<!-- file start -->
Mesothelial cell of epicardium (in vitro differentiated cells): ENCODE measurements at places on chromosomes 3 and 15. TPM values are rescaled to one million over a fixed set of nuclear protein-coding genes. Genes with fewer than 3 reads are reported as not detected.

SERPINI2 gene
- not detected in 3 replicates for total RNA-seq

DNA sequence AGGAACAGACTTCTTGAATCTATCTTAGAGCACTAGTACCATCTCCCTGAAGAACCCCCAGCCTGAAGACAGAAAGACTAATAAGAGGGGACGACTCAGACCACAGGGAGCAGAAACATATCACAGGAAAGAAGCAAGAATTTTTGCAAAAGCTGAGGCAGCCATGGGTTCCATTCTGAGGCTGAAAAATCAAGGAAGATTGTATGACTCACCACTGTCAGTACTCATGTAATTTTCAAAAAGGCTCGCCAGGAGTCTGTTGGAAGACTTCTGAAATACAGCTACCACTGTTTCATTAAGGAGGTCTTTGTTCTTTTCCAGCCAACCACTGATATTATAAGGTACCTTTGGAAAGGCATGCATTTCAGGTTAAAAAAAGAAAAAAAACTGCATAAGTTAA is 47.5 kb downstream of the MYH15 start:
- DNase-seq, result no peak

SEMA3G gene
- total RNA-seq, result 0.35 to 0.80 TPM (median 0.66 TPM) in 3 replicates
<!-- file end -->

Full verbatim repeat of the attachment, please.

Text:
Mesothelial cell of epicardium (in vitro differentiated cells): ENCODE measurements at places on chromosomes 3 and 15. TPM values are rescaled to one million over a fixed set of nuclear protein-coding genes. Genes with fewer than 3 reads are reported as not detected.

SERPINI2 gene
- not detected in 3 replicates for total RNA-seq

DNA sequence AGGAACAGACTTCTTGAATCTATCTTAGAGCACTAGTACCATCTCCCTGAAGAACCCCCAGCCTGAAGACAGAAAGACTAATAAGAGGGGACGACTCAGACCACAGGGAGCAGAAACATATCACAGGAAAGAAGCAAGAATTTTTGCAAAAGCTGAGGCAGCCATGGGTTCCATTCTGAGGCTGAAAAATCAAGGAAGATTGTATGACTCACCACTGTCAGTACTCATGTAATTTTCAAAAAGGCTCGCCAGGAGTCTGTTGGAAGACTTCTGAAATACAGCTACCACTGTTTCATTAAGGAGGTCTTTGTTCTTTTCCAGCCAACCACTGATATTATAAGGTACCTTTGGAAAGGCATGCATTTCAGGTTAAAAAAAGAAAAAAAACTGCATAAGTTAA is 47.5 kb downstream of the MYH15 start:
- DNase-seq, result no peak

SEMA3G gene
- total RNA-seq, result 0.35 to 0.80 TPM (median 0.66 TPM) in 3 replicates